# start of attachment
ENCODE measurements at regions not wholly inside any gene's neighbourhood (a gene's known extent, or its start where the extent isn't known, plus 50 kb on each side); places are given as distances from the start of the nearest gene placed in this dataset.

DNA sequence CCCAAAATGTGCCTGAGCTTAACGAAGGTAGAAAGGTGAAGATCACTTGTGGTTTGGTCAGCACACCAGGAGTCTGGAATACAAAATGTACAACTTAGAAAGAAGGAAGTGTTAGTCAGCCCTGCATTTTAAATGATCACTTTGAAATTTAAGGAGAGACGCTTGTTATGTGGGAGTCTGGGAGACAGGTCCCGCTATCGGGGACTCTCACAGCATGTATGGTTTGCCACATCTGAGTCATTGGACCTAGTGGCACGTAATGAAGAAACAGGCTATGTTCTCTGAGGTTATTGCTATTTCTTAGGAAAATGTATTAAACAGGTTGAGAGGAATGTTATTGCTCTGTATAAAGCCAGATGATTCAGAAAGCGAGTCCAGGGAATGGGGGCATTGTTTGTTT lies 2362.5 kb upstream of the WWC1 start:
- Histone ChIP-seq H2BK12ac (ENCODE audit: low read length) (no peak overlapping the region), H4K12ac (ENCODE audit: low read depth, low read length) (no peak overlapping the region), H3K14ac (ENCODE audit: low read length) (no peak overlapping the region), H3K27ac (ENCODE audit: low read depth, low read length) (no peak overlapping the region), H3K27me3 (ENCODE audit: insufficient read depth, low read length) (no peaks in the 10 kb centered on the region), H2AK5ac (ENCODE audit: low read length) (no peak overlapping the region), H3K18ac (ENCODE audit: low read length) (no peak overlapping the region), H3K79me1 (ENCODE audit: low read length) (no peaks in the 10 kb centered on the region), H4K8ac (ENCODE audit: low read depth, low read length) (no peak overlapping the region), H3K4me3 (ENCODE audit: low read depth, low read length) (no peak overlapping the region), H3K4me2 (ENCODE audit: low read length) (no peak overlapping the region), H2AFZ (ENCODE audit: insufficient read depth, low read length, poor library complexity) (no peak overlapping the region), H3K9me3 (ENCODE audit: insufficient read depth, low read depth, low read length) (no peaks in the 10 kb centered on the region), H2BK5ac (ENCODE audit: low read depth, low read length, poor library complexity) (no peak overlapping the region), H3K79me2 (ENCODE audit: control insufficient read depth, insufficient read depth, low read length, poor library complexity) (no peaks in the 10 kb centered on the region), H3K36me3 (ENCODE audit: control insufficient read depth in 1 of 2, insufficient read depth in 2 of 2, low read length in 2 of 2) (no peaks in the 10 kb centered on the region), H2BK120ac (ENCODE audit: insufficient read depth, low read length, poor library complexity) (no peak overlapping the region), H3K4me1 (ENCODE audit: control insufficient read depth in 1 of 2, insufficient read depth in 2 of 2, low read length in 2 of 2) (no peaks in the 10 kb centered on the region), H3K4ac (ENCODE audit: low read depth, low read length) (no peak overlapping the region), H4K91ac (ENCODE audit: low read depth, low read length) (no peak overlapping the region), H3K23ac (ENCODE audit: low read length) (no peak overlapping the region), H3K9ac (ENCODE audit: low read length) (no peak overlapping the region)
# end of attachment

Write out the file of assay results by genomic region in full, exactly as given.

ENCODE measurements at regions not wholly inside any gene's neighbourhood (a gene's known extent, or its start where the extent isn't known, plus 50 kb on each side); places are given as distances from the start of the nearest gene placed in this dataset.

DNA sequence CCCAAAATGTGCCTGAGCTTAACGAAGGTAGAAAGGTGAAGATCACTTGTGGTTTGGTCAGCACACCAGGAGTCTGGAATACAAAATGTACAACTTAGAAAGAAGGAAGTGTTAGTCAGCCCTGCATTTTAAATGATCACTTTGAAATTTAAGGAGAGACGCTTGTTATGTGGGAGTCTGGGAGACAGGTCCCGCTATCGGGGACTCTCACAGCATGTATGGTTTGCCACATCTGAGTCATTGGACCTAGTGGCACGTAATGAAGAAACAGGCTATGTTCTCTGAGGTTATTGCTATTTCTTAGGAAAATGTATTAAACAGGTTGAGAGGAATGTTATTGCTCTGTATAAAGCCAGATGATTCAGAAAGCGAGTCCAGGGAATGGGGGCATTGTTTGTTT lies 2362.5 kb upstream of the WWC1 start:
- Histone ChIP-seq H2BK12ac (ENCODE audit: low read length) (no peak overlapping the region), H4K12ac (ENCODE audit: low read depth, low read length) (no peak overlapping the region), H3K14ac (ENCODE audit: low read length) (no peak overlapping the region), H3K27ac (ENCODE audit: low read depth, low read length) (no peak overlapping the region), H3K27me3 (ENCODE audit: insufficient read depth, low read length) (no peaks in the 10 kb centered on the region), H2AK5ac (ENCODE audit: low read length) (no peak overlapping the region), H3K18ac (ENCODE audit: low read length) (no peak overlapping the region), H3K79me1 (ENCODE audit: low read length) (no peaks in the 10 kb centered on the region), H4K8ac (ENCODE audit: low read depth, low read length) (no peak overlapping the region), H3K4me3 (ENCODE audit: low read depth, low read length) (no peak overlapping the region), H3K4me2 (ENCODE audit: low read length) (no peak overlapping the region), H2AFZ (ENCODE audit: insufficient read depth, low read length, poor library complexity) (no peak overlapping the region), H3K9me3 (ENCODE audit: insufficient read depth, low read depth, low read length) (no peaks in the 10 kb centered on the region), H2BK5ac (ENCODE audit: low read depth, low read length, poor library complexity) (no peak overlapping the region), H3K79me2 (ENCODE audit: control insufficient read depth, insufficient read depth, low read length, poor library complexity) (no peaks in the 10 kb centered on the region), H3K36me3 (ENCODE audit: control insufficient read depth in 1 of 2, insufficient read depth in 2 of 2, low read length in 2 of 2) (no peaks in the 10 kb centered on the region), H2BK120ac (ENCODE audit: insufficient read depth, low read length, poor library complexity) (no peak overlapping the region), H3K4me1 (ENCODE audit: control insufficient read depth in 1 of 2, insufficient read depth in 2 of 2, low read length in 2 of 2) (no peaks in the 10 kb centered on the region), H3K4ac (ENCODE audit: low read depth, low read length) (no peak overlapping the region), H4K91ac (ENCODE audit: low read depth, low read length) (no peak overlapping the region), H3K23ac (ENCODE audit: low read length) (no peak overlapping the region), H3K9ac (ENCODE audit: low read length) (no peak overlapping the region)